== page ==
Emergency room physician Dr. Joe Vipond hasn’t seen the masks personally, but said parents have sent him pictures of them.

He said he was concerned when he heard kids would be provided with medical masks, particularly during this Omicron-driven wave. The Omicron variant is much more transmissible than previous variants of COVID-19.

“This is an airborne-transmitted virus and as such, it’s really important that airborne precautions be used. I’ve been recommending for a long time now that the public consider going to respirator-style masks like N95s, KN95s,” Vipond said.

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“Everything I’ve seen in the last 24 hours has confirmed that unless there are pretty impressive modifications made to the masks that they are not fitting well and therefore do not provide the safety for sitting in a classroom surrounded by students for many hours.”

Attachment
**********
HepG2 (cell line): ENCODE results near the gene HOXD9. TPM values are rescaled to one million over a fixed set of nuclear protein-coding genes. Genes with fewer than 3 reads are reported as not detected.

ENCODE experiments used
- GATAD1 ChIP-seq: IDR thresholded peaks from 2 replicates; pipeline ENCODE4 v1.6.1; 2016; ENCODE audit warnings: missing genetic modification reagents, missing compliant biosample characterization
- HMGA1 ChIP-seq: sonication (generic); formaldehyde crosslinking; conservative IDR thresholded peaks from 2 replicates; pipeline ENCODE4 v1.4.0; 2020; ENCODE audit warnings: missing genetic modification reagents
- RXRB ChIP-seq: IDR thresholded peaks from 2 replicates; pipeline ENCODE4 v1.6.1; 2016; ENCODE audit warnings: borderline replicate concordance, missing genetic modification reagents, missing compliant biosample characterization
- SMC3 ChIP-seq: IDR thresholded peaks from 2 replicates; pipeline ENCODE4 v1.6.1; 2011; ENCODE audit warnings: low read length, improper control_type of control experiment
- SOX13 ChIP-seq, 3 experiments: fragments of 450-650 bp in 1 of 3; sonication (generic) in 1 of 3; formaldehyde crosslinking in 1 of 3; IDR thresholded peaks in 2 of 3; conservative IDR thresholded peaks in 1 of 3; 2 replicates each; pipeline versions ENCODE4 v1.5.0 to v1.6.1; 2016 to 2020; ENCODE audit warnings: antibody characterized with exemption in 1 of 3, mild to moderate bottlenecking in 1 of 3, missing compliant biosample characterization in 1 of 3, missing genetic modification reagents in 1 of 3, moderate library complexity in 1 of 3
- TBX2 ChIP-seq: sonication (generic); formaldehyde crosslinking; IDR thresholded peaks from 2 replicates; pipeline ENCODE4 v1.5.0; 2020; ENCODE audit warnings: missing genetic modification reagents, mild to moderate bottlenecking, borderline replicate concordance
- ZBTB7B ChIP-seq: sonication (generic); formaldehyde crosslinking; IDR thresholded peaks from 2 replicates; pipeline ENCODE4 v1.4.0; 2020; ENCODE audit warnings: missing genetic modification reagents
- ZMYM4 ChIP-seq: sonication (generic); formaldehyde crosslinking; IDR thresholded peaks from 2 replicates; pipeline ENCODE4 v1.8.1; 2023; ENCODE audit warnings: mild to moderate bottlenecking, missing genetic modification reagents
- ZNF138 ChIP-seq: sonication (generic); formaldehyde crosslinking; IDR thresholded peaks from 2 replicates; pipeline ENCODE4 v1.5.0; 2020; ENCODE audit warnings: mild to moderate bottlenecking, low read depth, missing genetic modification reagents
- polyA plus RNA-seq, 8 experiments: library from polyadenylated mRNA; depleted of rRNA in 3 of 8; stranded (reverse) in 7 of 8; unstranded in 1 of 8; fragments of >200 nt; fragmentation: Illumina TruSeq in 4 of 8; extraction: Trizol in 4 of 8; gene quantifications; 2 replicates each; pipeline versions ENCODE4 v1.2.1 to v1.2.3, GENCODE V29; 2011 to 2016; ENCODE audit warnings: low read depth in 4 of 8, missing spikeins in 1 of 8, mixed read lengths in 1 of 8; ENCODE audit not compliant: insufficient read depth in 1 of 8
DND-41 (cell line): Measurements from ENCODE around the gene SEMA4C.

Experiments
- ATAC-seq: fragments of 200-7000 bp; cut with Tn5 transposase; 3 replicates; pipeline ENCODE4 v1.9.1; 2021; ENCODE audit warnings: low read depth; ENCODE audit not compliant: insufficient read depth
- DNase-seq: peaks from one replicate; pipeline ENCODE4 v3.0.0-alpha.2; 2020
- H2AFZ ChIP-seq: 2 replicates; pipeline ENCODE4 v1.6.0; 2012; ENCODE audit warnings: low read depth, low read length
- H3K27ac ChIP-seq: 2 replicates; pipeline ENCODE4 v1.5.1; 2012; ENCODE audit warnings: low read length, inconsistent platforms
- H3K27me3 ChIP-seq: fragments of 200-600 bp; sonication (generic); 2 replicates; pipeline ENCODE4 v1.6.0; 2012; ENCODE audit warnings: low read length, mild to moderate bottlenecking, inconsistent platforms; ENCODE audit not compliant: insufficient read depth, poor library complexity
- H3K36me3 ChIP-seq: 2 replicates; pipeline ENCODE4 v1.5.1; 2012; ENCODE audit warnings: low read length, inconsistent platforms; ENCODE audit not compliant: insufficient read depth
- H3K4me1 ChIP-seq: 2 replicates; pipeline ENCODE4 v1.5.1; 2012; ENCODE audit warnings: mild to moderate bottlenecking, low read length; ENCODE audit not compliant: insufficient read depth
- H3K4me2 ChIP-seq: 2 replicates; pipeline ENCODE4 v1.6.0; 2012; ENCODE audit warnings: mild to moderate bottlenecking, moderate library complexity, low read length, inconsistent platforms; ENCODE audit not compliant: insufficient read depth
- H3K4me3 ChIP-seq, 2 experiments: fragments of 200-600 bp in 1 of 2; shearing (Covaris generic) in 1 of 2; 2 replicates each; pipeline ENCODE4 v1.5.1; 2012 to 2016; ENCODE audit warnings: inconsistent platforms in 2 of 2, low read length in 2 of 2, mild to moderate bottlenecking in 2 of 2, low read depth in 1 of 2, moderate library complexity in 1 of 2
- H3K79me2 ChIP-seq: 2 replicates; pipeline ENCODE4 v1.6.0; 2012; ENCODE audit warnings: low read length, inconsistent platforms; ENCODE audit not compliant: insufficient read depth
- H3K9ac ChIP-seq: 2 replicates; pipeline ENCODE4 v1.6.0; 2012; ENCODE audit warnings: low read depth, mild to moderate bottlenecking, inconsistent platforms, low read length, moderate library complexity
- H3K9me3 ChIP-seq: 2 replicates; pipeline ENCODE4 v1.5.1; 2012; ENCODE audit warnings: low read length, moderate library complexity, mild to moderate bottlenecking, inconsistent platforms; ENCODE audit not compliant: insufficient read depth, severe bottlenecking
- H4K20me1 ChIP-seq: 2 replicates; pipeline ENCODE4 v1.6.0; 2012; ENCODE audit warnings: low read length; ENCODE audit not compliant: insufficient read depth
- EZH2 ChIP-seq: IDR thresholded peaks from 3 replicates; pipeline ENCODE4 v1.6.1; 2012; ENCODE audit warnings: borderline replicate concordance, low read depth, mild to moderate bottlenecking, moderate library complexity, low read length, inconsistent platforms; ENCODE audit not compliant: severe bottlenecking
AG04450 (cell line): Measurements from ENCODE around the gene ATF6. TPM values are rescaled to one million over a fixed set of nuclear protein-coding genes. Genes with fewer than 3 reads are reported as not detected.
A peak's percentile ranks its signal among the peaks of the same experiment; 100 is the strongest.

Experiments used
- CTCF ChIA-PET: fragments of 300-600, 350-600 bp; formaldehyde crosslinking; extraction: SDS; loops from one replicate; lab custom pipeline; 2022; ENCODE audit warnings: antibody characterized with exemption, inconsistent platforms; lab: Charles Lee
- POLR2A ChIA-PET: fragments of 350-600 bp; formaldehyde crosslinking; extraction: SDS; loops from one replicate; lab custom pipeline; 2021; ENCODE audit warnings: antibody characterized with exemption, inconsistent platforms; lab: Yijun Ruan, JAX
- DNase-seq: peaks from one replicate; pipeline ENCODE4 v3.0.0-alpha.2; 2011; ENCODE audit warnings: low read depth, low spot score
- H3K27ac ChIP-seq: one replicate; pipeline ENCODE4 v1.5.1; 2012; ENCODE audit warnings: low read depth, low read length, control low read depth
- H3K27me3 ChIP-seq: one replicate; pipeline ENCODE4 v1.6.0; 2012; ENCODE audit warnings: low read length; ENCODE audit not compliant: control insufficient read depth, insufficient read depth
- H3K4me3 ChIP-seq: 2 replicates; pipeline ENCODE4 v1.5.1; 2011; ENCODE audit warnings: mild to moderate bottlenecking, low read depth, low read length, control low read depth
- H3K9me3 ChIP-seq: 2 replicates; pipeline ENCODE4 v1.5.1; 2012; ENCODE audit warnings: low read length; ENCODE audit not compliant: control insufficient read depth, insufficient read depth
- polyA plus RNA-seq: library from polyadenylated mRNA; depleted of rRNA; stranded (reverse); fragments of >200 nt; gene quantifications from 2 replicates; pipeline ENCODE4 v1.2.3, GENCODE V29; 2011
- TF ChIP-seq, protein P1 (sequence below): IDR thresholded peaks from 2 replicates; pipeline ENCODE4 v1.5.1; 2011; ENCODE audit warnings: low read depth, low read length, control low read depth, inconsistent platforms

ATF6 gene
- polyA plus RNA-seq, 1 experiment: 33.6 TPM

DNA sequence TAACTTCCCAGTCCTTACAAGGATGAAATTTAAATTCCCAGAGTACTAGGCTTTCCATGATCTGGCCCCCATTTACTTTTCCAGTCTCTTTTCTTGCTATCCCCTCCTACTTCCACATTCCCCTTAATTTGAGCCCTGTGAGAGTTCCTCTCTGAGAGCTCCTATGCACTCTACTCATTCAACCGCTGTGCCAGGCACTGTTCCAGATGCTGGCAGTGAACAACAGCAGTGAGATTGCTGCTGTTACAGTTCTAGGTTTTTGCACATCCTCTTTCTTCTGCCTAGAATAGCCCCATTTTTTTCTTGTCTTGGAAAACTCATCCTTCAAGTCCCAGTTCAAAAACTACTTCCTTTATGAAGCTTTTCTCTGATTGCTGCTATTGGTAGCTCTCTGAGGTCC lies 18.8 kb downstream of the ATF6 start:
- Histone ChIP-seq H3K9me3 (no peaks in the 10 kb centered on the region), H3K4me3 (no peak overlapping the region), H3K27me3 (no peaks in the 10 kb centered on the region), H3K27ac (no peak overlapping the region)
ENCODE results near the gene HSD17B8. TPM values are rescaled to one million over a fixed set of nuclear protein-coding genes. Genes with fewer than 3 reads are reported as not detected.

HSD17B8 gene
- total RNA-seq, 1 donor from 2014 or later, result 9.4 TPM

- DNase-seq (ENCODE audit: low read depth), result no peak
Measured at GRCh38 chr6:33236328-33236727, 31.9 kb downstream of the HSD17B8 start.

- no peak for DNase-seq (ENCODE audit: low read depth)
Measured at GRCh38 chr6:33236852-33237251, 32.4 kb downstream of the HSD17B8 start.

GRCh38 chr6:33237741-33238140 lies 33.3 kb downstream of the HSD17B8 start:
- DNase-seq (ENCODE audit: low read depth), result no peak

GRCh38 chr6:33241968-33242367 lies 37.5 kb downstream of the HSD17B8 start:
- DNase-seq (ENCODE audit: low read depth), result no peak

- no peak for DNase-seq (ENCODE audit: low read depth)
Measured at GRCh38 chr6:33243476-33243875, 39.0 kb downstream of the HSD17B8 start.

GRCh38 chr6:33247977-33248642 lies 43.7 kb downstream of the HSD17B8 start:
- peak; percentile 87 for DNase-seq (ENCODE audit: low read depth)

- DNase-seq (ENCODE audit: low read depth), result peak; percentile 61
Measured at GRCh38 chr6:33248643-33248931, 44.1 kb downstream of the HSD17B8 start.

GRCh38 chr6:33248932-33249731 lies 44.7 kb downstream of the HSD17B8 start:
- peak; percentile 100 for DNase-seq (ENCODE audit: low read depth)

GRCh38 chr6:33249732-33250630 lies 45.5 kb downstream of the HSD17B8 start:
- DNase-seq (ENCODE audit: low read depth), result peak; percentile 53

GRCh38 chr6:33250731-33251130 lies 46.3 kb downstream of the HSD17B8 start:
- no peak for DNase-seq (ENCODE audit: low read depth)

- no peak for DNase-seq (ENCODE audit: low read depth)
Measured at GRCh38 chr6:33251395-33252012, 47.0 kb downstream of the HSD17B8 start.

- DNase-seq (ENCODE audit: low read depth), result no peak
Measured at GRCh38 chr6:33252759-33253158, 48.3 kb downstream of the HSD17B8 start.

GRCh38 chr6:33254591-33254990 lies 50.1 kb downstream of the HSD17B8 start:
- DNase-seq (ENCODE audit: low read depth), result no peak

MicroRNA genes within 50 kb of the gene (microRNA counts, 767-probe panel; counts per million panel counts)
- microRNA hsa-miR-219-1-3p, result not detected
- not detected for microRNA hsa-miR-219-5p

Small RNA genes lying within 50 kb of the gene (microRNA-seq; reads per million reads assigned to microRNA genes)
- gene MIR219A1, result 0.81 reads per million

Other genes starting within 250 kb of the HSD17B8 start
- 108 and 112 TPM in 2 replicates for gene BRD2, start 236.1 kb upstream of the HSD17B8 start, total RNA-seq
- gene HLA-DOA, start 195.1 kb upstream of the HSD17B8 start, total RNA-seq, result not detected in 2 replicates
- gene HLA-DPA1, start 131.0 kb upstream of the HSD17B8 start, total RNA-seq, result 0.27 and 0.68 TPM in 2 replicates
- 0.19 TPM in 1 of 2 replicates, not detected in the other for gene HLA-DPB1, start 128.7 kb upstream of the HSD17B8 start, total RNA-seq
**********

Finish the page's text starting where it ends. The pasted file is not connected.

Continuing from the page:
Mackey said the masks sent home with her daughter are anything but well-fitting.

“The notion that these are going to fit anybody well is ludicrous.”

In hopes of helping other families, Mackey took to social media Wednesday night to offer some modifications that can be made to the medical-grade masks. She shared those tips with Global News on Thursday morning.

She said her daughters wear ear savers, which help pull the mask further back and closer to their faces. In addition, she ordered adjusters that can be threaded on the ends of the ear loops, in order to make the mask fit more tightly.

Sarah Mackey’s eight-year-old daughter wearing the mask she was supplied at school with an ear saver. Courtesy, Sarah Mackey